One sure way to reduce your risk of priapism is to keep your cardiovascular system in good working order through exercise, reducing simple carb intake, and taking time to take one deep breaths every forty-five minutes or so.
Cancer of the penis is incredibly rare. (And thank goodness for that!) One in 6,000 men will be diagnosed with penile cancer each year. Not to say it’s impossible, but it’s extremely unlikely that the cause of your penis pain is carcinoma of the penis.
Penile cancer usually starts as a blister, and it develops into a tumor that discharges blood or bad-smelling liquid. Human papilloma virus can increase the risk of penile cancer.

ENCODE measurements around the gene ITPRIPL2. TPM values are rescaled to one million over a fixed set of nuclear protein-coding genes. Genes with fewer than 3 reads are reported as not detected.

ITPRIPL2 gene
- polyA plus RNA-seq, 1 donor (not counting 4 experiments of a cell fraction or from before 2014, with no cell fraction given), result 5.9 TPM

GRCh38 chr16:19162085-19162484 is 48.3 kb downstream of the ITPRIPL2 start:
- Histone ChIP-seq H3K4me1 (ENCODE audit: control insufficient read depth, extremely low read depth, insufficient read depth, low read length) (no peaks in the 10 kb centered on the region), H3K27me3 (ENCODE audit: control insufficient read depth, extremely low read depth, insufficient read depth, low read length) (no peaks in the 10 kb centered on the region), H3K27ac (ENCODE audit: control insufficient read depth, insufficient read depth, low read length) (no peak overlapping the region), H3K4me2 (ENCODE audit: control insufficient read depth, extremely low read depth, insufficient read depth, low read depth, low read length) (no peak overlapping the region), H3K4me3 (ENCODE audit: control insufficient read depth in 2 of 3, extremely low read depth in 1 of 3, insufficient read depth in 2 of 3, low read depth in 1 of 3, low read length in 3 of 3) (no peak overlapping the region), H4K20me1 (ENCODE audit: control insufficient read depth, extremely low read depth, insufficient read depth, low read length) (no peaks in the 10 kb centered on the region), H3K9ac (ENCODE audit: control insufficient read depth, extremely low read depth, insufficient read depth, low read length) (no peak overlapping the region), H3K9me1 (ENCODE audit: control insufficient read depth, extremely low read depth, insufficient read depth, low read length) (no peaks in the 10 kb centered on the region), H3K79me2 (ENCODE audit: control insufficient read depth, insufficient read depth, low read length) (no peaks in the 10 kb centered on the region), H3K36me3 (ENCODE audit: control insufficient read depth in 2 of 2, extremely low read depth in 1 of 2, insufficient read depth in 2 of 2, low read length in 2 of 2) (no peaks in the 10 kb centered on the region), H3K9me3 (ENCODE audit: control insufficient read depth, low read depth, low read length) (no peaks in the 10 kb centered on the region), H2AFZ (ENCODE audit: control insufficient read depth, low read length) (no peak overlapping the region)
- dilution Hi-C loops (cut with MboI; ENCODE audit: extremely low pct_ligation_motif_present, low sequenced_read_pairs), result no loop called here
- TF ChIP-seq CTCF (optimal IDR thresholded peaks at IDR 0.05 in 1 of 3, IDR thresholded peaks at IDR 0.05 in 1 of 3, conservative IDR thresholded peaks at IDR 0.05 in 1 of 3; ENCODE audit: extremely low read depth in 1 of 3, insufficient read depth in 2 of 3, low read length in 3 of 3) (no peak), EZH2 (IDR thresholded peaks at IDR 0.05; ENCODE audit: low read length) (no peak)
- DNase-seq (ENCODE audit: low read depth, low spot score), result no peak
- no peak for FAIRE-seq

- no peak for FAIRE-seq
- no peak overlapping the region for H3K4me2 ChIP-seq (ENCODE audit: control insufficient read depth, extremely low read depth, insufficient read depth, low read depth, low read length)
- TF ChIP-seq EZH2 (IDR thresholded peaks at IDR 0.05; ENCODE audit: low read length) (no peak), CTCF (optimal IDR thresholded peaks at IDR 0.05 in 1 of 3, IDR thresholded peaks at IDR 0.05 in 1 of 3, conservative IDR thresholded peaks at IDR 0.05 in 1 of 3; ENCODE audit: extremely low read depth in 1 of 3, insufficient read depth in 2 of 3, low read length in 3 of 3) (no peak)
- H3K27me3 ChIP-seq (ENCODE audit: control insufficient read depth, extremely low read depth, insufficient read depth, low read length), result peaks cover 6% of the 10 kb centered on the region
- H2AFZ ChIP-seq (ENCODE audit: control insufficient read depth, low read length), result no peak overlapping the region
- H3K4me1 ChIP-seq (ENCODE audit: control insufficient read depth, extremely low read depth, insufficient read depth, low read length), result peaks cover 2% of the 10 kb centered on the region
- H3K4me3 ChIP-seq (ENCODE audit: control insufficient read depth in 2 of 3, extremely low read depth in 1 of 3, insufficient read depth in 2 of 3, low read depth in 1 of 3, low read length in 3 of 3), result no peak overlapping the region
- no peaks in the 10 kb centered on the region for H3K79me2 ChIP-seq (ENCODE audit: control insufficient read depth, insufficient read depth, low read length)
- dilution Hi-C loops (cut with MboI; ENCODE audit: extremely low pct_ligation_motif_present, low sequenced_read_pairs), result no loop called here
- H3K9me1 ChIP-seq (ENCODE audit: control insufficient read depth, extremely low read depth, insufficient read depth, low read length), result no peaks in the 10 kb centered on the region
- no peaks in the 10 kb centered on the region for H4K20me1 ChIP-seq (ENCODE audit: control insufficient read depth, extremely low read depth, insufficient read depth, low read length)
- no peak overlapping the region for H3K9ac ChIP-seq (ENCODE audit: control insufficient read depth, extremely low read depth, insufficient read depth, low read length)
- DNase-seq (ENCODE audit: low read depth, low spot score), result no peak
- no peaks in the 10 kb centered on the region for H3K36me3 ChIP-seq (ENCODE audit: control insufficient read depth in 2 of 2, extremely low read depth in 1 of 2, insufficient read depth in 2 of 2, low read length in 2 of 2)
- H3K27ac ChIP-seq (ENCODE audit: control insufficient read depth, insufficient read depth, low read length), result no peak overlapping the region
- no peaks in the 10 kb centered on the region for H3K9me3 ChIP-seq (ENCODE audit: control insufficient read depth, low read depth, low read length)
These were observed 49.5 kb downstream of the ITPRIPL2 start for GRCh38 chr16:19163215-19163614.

Peyronie’s disease not an uncommon condition (affect 1 out of every 11 men) where scar tissue forms on the inside of the penis causing the penis to curve like a banana during an erection. It is either caused by repeated trauma (e.g., abuse) or an autoimmune disorder. Clinically, I have noticed there is no direct cause of Peyronie’s disease. In other words, most patients do not recall penile trauma occurring or have no history of autoimmune disease.
Penis pain is inconvenient, but the good news is you’re probably going to be fine. Although there are some causes of penis pain that are serious, they’re relatively uncommon. Just schedule a check-up with your doctor, relax, and trust that this too shall pass. Remember, while the discomfort is constant and annoying, it is often not life threatening.
Most conventional doctors, namely medical doctors (MD) have a “conventional mindset.”
What does that mean?